New Surveillance Technologies & Their Publics: A Case of Biometrics
Public Understanding of Science, Forthcoming
19 Pages Posted: 6 Nov 2013 Last revised: 11 Feb 2014
Date Written: January 2014
Before a newly-elected government abandoned the project in 2010, for at least eight years the British state actively sought to introduce a mandatory national identification scheme for which the science and technology of biometrics was central. Throughout the effort, representatives of the government attempted to portray biometrics as a technology that was easily understandable and readily accepted by the public. However, neither task was straightforward. Instead, particular publics emerged that showed biometric technology was rarely well understood and often disagreeable. In contrast to some traditional conceptualizations of the relationship between public understanding and science, it was often those entities that best understood the technology that found it least acceptable, rather than those populations that lacked knowledge. This paper analyzes the discourses that pervaded the case in order to untangle how various publics are formed and exhibit differing, conflicting understandings of a novel technology.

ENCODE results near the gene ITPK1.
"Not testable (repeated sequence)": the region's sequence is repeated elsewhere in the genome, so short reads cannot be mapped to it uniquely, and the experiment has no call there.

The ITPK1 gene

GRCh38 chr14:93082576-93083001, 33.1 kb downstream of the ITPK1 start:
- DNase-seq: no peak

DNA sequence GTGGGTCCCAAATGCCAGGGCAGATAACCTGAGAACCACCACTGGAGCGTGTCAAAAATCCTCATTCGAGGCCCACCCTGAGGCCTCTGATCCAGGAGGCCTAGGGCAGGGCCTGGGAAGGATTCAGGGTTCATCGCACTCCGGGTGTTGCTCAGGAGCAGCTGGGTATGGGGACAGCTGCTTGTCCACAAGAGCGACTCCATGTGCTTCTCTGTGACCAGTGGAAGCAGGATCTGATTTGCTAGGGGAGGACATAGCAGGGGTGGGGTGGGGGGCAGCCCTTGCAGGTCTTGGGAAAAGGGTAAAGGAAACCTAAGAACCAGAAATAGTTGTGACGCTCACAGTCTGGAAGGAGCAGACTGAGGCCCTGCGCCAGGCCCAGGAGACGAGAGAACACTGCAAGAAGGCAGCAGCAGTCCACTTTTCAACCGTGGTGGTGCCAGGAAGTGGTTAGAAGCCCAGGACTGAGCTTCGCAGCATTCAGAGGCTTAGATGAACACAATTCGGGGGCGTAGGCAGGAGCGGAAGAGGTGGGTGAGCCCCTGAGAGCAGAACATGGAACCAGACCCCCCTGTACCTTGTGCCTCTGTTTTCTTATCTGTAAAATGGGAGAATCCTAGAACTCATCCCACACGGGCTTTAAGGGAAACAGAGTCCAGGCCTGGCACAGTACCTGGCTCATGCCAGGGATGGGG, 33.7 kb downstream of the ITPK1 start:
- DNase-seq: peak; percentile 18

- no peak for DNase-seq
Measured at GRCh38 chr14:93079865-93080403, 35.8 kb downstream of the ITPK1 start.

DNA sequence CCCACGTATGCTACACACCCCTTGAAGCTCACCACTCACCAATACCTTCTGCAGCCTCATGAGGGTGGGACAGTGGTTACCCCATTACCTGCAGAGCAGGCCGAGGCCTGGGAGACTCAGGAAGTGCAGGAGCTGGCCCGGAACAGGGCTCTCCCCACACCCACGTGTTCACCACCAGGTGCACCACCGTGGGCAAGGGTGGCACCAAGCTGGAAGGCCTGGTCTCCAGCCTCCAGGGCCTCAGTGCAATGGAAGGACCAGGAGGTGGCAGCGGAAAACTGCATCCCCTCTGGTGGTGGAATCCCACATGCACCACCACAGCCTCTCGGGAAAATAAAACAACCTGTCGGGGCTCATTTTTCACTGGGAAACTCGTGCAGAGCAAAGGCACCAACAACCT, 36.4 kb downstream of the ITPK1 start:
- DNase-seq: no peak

Keywords: surveillance studies; biometric identification; public understanding of science
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